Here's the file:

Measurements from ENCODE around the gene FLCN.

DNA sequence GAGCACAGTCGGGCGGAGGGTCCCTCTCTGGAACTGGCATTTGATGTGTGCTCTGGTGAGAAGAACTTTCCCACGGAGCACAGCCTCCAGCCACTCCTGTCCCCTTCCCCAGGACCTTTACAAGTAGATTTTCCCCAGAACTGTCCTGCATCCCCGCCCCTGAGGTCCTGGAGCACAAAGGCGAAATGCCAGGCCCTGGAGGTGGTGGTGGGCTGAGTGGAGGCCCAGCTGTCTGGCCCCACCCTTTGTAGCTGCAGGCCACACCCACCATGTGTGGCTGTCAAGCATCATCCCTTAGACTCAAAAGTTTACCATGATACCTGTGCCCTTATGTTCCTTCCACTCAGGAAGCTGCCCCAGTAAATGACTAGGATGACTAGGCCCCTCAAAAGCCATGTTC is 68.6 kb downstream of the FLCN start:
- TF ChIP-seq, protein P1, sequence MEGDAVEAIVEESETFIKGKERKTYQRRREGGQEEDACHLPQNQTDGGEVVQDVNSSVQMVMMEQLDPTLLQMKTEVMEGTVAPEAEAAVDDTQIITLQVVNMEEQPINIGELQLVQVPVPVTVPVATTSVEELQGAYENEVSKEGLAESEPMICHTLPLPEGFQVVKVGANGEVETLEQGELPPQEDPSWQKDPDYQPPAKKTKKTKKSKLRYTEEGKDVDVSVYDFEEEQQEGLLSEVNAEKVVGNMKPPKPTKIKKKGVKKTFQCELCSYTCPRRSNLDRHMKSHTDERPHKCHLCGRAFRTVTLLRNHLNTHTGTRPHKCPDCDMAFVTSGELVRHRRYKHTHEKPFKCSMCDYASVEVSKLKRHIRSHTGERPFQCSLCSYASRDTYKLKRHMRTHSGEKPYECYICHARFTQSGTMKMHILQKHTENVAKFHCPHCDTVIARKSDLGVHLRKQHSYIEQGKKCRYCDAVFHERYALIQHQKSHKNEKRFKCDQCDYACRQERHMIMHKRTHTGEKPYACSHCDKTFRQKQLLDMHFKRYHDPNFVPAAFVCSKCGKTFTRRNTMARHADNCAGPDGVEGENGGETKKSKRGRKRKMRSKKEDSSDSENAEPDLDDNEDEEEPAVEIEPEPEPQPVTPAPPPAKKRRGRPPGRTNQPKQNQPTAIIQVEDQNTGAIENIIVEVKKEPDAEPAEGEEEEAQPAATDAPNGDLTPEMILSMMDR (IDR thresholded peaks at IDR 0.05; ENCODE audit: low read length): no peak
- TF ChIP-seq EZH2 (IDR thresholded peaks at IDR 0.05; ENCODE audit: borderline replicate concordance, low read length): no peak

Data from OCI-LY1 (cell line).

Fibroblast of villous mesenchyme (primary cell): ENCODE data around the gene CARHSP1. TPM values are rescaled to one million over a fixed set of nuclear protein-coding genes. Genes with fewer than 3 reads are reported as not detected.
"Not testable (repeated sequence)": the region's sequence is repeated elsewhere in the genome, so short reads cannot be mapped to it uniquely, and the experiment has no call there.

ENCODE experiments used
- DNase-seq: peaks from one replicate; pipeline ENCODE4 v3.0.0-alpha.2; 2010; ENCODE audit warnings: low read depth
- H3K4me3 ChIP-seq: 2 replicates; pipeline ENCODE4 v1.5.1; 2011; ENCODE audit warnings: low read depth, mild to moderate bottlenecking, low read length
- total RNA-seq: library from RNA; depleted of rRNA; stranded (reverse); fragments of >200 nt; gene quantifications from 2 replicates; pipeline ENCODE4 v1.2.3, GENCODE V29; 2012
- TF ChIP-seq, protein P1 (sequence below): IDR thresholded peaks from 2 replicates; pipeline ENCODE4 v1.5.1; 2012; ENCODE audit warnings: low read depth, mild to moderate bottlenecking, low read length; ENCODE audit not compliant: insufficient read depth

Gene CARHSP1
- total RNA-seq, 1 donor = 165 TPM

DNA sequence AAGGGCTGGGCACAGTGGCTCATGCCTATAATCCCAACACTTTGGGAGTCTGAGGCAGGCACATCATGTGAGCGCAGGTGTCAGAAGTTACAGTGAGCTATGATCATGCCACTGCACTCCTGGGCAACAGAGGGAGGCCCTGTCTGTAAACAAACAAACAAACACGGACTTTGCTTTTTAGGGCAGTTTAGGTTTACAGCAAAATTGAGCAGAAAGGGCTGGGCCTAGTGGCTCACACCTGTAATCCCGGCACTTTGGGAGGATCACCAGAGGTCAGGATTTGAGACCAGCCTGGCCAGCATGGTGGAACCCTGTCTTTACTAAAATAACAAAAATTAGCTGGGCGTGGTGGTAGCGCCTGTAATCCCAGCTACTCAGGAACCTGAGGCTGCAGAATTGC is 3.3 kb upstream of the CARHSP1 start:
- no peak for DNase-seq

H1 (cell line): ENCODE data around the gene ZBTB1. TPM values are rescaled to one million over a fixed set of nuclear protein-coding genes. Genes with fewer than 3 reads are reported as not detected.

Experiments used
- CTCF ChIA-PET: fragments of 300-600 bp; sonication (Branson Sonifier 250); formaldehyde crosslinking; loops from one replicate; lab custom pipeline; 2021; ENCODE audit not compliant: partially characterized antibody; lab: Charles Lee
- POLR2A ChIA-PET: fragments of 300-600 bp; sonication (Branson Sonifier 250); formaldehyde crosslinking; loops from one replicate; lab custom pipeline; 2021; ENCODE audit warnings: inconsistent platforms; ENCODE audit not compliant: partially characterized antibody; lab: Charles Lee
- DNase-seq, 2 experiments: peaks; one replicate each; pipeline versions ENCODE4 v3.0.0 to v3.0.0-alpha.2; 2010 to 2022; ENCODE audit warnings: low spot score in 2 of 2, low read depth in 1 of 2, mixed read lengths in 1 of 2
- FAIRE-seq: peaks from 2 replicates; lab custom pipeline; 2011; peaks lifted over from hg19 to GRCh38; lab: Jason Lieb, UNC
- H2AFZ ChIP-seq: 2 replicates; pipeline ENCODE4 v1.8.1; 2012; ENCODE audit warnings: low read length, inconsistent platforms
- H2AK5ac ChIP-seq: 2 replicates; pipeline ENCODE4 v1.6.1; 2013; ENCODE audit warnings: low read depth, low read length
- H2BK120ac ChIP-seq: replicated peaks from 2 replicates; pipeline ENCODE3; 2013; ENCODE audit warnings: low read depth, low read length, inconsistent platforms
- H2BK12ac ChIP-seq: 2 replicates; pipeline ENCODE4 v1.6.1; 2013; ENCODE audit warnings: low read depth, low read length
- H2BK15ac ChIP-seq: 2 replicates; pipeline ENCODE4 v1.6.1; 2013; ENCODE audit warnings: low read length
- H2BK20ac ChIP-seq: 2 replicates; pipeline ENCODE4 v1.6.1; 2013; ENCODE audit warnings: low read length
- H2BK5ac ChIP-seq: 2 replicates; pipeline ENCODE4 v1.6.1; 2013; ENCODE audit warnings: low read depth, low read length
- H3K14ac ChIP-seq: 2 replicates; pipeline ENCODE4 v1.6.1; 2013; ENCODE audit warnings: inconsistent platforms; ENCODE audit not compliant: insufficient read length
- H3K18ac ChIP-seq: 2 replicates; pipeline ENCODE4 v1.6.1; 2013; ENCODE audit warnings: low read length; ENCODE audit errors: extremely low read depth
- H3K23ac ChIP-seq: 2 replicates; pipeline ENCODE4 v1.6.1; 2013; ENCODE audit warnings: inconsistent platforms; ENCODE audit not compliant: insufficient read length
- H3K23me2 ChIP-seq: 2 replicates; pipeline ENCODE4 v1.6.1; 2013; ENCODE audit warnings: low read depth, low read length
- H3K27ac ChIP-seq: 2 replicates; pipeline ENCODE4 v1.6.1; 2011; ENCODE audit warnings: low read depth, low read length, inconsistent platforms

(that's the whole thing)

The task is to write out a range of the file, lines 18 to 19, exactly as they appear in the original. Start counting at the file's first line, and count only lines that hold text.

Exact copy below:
Experiments used
- CTCF ChIA-PET: fragments of 300-600 bp; sonication (Branson Sonifier 250); formaldehyde crosslinking; loops from one replicate; lab custom pipeline; 2021; ENCODE audit not compliant: partially characterized antibody; lab: Charles Lee